Notice “Undue Delay of Marriage” in bold. The saints of old considered this an important issue and we should too.

Young people in dating relationships may think marriage at a young age is impossible in today’s age but that's not so. I want you to know that i have personally witnessed God’s faithfulness through several young couples, who desired obedience to God because of His salvation through Christ Jesus, more than following popular culture. They considered it more  previous to sin against God and more delightful to honor God, than listen to what society told them. I have seen God provide for them in ways that lead me to worship of God. He has taken care of his children as they honor him living life as He has designed it. They have their struggles, no doubt, but each of them would tell you the joy of walking in obedience to God far outweighs the affliction. In fact, I would say their leap of faith has skyrocketed their trust in God and his provision. If you are a Christian who has been in a dating relationship for a while I urge you to think on these things. God will provide for you, what that looks like I don't know, but I can honestly say He will take care of you. It is highly unlikely that any of the couples that spurred this article on will ever be wealthy, but they abound in joy and are basking in the abundant life that Jesus promises those who flee to Him for Salvation. If you are a parent of a young person who is considering marriage at a young age I would urge you to support them in this endeavor. All families will fear for the well being of their children, but i can say to you that God will provide, that He is faithful, and that you can trust Him. He may even use you as a means to accomplish this! 

Finally, I want to say a huge thank you to all of the young couples who have taught me this great lesson. It has been a joy to see God work in you guys lives. You all are a constant reminder of God's grace and His promise that He will provide for his Children. Thank you for showing that obedience to God always looks different than what the world says we should do. May we consider the seriousness of sinning against God and choose to delight in Him as we walk in joyful obedience. 

Monday, May 11, 2015

Laboring to Love

I don't love others well. My tendencies going as far back as I can remember lean heavily towards guarding myself from disappointment by keeping a safe distance. My natural inclination is to run from those who disappoint me and I have become versed at this tactic. When problems arise it is always easier for me to run than to actually address this issue. I would venture to say that I am not only one I have just described. In our sinful nature a lot of us have this mindset because its ultimately rooted in pride and selfishness. The natural man is all about himself with little care in how it affects others. Herein lies the problem. I am no longer a natural man. I have been born again by the Spirit of God. Jesus said in John 13:35 “By this all people will know that you are my disciples, if you have love for one another”.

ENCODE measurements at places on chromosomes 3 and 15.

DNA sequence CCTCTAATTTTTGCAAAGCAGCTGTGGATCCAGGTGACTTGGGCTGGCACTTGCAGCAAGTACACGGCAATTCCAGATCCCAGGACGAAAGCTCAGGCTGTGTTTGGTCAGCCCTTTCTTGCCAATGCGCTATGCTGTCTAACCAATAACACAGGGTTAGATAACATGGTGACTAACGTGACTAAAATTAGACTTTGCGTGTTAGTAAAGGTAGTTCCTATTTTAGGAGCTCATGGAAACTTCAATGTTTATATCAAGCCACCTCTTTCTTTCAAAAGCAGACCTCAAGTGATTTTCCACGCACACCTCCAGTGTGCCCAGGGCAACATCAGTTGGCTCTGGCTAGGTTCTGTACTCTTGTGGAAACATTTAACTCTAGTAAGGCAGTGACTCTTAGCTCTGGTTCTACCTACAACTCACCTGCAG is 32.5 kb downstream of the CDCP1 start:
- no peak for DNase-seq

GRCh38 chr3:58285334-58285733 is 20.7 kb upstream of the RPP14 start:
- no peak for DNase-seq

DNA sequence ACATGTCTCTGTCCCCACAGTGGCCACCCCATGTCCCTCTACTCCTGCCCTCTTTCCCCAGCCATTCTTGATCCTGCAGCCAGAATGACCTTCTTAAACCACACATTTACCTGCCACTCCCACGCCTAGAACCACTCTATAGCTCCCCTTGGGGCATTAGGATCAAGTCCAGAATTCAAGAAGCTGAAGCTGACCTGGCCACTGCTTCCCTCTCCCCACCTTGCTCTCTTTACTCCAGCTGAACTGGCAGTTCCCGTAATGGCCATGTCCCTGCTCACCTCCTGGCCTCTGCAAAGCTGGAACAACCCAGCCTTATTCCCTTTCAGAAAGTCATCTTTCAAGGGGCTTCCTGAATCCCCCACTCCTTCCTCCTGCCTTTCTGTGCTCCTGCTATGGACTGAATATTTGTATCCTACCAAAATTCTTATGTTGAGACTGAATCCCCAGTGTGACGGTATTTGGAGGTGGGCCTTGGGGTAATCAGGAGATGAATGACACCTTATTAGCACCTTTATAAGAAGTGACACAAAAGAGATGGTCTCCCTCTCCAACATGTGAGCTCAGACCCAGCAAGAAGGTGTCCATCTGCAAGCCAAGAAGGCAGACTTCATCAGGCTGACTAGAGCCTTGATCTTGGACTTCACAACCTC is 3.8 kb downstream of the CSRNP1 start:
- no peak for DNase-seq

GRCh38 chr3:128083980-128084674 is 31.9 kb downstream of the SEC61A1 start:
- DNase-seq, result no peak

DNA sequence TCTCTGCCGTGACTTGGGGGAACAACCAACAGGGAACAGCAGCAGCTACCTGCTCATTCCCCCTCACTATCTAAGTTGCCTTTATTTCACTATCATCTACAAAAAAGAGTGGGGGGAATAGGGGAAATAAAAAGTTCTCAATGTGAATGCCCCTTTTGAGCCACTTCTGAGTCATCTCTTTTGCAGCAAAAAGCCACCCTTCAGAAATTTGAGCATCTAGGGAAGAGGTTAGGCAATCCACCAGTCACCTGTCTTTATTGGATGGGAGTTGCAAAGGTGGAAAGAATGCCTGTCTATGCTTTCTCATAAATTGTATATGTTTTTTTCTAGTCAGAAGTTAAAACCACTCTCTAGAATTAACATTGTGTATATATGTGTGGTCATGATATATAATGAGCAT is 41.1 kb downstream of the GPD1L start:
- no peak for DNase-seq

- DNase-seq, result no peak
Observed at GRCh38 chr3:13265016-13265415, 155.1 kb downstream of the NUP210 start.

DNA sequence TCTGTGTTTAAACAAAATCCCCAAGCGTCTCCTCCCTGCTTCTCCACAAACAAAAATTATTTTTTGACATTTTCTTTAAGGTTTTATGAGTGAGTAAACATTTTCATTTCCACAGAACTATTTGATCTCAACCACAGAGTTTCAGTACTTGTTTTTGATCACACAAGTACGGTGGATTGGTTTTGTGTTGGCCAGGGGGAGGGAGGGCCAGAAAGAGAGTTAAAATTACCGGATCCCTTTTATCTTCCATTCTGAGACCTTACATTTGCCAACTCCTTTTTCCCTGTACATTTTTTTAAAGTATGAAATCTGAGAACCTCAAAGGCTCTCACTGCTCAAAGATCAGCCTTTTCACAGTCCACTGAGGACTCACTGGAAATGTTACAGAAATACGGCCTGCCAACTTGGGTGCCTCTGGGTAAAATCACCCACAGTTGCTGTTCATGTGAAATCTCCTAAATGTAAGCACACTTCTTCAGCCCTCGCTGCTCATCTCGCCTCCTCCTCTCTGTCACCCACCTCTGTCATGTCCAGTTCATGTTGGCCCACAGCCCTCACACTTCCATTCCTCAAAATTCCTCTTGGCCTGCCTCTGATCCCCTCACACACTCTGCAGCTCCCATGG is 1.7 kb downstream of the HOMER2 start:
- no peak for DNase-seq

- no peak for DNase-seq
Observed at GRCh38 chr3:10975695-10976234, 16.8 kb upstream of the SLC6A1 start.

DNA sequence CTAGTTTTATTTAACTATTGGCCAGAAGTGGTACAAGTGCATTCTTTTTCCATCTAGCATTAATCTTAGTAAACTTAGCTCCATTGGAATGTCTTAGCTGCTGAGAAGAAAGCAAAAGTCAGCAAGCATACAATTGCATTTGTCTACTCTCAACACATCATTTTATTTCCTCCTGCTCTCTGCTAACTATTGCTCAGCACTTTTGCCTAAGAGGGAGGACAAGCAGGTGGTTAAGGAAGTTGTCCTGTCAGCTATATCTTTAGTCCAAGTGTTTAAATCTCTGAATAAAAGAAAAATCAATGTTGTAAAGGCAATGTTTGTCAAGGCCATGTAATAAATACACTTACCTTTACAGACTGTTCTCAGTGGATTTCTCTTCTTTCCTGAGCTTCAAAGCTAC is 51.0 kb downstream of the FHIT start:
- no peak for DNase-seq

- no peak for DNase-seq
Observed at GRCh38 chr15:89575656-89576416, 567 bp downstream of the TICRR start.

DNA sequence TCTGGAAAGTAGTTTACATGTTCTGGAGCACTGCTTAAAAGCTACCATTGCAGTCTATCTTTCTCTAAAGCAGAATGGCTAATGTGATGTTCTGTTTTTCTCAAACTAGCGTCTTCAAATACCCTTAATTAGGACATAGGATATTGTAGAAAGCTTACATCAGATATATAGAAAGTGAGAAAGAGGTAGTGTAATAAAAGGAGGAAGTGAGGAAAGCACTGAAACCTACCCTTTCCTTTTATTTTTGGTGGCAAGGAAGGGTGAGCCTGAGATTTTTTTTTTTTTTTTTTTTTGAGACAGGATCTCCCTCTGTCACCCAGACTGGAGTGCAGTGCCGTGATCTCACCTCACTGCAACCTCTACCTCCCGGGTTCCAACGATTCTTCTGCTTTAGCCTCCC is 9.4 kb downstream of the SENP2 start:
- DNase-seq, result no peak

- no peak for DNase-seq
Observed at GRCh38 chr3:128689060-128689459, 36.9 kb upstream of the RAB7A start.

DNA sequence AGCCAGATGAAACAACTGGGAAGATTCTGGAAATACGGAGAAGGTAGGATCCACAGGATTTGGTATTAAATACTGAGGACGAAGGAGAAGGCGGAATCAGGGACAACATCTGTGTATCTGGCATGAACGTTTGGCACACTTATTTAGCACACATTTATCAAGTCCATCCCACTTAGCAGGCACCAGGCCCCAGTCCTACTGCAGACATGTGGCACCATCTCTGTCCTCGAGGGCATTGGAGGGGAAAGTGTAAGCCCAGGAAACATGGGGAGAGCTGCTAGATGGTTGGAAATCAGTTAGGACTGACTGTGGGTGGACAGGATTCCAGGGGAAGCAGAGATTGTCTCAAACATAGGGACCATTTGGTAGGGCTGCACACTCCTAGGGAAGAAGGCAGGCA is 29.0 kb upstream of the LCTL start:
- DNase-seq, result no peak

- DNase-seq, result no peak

I have been working my way through 1 Thessalonians and I was struck by what Paul tells the Thessalonians. 

“We give thanks to God always for all of you, constantly mentioning you in our prayers, 3remembering before our God and Father your work of faith and labor of love and steadfastness of hope in our Lord Jesus Christ. 4For we know, brothers  loved by God, that he has chosen you, 5because our gospel came to you not only in word, but also in power and in the Holy Spirit and with full conviction.”

The one thing that stuck out to me right away was the “Labor of love”. Thinking of the church and the gathering of God’s people it is often hard to love one another. We are sinful people who get on one another’s nerves and often hurt one another by our words or actions. With that being said we must labor to love one another. 

John Calvin in his commentary said:

“And, assuredly, it is known by experience, how laborious love is. That age, however, more especially afforded to believers a manifold sphere of labor, if they were desirous to discharge the offices of love. The Church was marvelously pressed down by a great multitude of afflictions: many were stripped of their wealth, many were fugitives from their country, many were thrown destitute of counsel, many were tender and weak. The condition of almost all was involved. So many cases of distress did not allow love to be inactive.”

Obviously the afflictions we face today in America pale in comparison to the church of Thessaloniki, yet they labored to love! Do we labor to love? I for one fail often at this. The beauty of the Christian life however and the gospel of Jesus Christ specifically is that Jesus loved perfectly on my behalf. I can love others because of Jesus perfect love for me. In Him, I am adopted into the Kingdom of God and I stand justified before a holy God. The only One who’s opinion counts looks down and says “ I love you.” I no longer have to worry about being loved in return because I have first been loved. I can love others with reckless abandoned knowing that my Father in heaven has given me ALL things! May we put to death the sin of pride and selfishness and put ourself out there for others knowing that any pain or disappointment we receive from doing so will be rewarded in the Celestial City! Loving others this way will look weird to the world but Jesus said it would. May God’s glory be forever magnified as we seek to love one another in a culture that directly opposes such love.